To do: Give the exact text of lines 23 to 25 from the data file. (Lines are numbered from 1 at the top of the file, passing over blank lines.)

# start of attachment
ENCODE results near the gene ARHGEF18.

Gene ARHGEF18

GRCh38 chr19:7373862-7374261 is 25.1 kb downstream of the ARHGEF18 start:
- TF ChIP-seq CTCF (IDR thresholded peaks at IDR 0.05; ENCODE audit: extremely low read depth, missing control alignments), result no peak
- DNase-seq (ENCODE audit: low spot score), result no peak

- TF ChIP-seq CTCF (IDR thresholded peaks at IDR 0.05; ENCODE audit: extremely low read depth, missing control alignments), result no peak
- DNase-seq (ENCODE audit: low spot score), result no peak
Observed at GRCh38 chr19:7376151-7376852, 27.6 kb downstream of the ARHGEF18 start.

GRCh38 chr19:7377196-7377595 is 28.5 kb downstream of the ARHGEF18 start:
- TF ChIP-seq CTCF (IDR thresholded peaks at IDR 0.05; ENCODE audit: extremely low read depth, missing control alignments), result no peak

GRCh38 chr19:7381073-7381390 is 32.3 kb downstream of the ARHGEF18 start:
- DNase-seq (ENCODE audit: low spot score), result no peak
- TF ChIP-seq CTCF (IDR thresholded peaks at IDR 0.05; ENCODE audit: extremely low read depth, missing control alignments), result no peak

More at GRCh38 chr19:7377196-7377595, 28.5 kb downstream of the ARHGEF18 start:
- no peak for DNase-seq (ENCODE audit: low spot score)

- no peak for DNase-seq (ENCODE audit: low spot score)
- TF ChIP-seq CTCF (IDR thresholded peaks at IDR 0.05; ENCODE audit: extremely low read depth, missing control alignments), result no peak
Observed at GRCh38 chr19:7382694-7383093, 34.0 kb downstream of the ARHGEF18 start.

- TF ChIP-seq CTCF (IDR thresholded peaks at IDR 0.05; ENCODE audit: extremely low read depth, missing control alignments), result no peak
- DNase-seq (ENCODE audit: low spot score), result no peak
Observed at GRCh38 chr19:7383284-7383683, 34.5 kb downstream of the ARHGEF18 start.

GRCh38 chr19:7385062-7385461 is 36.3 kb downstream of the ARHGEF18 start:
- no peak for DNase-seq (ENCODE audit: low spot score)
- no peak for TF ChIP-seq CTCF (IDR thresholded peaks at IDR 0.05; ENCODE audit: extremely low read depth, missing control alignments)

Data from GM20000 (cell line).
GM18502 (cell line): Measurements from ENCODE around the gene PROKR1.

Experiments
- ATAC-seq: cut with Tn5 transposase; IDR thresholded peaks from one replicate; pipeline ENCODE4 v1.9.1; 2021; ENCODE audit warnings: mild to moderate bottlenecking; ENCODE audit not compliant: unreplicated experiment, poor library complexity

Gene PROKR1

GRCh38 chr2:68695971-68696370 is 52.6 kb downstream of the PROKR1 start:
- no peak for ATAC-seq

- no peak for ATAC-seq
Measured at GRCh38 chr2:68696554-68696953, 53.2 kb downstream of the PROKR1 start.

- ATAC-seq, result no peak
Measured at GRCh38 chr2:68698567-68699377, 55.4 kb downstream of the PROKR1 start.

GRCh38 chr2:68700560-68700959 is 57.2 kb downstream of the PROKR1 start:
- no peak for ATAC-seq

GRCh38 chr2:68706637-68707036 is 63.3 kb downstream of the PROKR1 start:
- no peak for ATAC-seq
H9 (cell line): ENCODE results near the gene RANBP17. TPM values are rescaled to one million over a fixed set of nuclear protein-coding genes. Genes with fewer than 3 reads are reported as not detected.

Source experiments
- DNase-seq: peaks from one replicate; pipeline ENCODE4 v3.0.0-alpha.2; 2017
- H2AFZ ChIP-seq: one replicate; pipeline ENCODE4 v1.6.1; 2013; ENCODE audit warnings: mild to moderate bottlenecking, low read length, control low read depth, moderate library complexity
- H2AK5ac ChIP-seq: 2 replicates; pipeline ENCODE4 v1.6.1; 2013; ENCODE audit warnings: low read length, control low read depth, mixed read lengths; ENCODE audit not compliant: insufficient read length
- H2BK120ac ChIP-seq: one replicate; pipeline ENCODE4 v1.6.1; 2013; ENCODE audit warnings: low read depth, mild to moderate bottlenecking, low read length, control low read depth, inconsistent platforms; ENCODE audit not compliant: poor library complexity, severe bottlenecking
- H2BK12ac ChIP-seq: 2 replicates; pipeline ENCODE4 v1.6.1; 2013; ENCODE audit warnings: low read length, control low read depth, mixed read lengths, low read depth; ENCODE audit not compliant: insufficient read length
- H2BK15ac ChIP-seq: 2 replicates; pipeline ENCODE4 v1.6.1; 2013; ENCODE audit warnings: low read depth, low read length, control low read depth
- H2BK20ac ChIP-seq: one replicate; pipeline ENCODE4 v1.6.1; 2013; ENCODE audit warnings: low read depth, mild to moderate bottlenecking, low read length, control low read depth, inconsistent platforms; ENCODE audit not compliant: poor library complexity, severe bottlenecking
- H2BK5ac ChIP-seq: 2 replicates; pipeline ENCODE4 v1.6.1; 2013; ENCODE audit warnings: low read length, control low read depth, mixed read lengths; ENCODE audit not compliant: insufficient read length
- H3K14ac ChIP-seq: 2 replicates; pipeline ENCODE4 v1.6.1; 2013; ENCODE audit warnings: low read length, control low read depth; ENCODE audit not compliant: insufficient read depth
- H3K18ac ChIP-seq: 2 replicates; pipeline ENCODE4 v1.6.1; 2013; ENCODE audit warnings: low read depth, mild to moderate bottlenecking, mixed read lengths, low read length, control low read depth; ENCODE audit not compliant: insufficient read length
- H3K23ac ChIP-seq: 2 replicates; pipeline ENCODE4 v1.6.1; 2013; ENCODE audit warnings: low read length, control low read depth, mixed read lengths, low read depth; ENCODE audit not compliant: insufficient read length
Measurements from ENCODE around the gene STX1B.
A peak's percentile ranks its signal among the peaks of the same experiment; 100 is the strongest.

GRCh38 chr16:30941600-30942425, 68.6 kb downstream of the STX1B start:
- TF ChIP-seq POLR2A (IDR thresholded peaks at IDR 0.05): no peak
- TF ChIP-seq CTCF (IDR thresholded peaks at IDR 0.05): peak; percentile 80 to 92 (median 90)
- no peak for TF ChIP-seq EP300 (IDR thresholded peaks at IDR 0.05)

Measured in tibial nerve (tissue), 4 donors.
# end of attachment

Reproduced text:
- no peak for DNase-seq (ENCODE audit: low spot score)
- no peak for TF ChIP-seq CTCF (IDR thresholded peaks at IDR 0.05; ENCODE audit: extremely low read depth, missing control alignments)

Data from GM20000 (cell line).